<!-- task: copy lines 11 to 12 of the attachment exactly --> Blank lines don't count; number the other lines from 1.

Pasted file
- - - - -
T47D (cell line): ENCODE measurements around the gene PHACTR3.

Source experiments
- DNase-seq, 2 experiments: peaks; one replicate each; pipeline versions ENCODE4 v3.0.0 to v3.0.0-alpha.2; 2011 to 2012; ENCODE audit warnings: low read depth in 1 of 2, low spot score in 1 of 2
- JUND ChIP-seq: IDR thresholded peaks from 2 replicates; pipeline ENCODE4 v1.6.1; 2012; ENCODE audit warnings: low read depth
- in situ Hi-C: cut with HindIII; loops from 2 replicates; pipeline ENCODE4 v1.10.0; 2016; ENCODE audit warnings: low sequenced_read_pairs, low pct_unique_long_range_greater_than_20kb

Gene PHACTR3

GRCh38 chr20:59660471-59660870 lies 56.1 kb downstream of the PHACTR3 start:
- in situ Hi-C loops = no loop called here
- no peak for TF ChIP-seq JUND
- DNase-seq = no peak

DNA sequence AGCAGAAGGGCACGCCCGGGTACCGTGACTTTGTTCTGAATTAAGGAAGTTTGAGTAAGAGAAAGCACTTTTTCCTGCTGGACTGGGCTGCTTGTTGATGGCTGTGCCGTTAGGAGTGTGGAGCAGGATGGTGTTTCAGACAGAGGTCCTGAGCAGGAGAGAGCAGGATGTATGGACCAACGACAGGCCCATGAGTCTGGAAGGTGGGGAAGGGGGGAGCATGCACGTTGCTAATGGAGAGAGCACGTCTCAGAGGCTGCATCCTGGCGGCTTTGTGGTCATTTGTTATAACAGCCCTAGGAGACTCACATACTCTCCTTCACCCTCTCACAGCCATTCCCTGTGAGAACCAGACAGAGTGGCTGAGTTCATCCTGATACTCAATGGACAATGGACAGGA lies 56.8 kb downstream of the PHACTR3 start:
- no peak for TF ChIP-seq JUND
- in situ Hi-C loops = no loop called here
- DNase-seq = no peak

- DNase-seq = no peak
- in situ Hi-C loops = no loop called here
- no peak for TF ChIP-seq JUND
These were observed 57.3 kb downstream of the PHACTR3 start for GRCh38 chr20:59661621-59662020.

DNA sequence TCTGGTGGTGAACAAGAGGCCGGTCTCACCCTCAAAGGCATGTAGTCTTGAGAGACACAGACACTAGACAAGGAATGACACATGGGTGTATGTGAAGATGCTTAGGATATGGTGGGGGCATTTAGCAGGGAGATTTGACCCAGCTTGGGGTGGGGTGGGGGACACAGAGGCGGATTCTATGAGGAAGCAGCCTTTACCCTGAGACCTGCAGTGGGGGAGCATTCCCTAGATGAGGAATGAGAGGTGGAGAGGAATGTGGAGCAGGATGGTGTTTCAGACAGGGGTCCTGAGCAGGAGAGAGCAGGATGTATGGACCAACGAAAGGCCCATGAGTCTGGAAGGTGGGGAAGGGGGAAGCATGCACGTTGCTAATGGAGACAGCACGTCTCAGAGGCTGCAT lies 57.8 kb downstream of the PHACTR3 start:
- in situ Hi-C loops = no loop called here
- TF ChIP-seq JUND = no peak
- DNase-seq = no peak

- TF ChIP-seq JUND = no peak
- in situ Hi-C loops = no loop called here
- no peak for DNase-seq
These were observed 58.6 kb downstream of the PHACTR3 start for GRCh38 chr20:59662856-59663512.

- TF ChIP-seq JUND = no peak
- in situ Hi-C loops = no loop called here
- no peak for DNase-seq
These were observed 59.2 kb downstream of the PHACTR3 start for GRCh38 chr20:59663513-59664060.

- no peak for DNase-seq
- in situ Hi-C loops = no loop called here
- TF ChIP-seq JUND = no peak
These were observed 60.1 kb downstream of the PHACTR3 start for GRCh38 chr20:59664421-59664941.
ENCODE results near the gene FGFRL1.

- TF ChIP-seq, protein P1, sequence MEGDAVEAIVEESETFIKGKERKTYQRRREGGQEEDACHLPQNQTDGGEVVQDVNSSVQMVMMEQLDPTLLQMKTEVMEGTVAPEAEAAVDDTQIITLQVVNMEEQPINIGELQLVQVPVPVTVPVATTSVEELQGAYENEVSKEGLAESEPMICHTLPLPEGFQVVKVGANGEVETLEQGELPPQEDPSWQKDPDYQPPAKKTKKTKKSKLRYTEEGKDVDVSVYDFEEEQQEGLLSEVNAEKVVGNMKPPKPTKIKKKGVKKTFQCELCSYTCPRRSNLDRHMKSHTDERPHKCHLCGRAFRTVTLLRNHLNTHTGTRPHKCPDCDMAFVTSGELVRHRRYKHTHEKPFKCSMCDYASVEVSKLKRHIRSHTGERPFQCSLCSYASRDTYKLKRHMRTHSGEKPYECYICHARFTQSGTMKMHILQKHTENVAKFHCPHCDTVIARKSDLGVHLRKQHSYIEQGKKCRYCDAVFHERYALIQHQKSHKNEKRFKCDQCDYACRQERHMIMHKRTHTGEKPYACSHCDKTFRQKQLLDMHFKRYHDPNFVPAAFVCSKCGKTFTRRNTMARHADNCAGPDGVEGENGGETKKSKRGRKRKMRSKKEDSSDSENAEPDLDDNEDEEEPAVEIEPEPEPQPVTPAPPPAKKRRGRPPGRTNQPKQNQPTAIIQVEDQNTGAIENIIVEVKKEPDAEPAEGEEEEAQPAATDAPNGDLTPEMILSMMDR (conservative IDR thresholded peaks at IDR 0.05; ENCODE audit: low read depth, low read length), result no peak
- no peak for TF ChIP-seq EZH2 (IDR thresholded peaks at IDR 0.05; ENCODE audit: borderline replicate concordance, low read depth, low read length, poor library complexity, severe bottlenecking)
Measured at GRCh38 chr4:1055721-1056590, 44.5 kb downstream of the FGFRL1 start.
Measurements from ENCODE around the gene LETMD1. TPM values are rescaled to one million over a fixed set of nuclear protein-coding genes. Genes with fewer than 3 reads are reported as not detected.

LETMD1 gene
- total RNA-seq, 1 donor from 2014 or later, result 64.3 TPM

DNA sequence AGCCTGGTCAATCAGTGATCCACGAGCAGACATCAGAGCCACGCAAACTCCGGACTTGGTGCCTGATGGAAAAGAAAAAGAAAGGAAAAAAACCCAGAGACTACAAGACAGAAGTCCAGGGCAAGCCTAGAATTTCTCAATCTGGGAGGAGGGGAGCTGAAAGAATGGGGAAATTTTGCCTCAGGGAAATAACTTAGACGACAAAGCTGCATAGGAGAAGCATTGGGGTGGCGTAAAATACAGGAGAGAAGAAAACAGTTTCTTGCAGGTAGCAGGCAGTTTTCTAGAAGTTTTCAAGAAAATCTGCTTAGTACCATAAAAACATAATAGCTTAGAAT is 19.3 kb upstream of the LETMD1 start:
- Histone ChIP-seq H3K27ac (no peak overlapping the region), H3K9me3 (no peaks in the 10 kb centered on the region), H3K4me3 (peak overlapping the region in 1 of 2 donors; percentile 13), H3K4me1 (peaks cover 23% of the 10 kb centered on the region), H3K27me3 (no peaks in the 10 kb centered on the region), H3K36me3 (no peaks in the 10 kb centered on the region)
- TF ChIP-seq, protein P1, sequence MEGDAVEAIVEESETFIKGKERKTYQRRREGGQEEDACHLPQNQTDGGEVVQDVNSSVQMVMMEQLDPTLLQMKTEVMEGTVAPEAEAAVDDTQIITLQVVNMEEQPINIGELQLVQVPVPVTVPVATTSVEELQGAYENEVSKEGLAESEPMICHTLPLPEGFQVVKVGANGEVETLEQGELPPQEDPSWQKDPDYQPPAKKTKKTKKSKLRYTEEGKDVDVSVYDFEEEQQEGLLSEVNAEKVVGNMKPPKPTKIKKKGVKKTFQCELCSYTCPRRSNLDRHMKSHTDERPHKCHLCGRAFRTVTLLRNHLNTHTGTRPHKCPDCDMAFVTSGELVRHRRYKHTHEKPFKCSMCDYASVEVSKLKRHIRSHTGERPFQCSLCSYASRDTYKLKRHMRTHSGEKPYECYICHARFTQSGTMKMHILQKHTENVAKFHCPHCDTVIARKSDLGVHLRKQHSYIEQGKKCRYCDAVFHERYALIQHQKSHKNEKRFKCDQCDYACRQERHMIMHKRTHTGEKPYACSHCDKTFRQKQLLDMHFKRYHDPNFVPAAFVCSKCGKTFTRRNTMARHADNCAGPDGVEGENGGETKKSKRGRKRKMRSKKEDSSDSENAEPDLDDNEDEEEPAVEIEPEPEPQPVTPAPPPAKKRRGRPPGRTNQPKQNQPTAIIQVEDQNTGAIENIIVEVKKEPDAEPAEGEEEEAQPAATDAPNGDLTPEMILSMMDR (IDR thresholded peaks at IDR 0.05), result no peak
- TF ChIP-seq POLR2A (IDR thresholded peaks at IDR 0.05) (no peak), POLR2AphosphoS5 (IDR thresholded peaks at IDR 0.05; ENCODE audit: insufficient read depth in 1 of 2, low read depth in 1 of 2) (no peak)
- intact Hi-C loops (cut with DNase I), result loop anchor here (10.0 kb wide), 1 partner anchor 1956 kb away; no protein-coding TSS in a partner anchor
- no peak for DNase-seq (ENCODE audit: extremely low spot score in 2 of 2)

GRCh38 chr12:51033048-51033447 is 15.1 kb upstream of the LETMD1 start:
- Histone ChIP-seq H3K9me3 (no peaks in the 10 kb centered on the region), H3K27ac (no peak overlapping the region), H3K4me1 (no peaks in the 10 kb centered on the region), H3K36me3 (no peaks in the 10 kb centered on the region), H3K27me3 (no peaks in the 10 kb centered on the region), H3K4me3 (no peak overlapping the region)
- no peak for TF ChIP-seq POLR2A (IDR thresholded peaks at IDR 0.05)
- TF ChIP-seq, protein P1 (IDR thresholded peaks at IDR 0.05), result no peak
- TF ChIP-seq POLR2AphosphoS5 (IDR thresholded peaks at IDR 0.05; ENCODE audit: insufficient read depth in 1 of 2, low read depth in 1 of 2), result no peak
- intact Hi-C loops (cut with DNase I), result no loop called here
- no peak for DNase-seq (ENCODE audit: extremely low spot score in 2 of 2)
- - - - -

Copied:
DNA sequence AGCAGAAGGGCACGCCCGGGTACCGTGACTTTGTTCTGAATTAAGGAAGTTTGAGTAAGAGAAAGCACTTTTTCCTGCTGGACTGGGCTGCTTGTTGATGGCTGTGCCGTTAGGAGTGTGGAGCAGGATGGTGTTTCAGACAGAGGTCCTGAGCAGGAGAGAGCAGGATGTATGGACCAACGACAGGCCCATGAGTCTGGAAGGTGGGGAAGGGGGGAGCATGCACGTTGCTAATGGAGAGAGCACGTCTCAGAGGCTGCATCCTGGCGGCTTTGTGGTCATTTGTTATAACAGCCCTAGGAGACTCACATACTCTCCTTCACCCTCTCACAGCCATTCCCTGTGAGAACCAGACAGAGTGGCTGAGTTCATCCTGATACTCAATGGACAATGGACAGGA lies 56.8 kb downstream of the PHACTR3 start:
- no peak for TF ChIP-seq JUND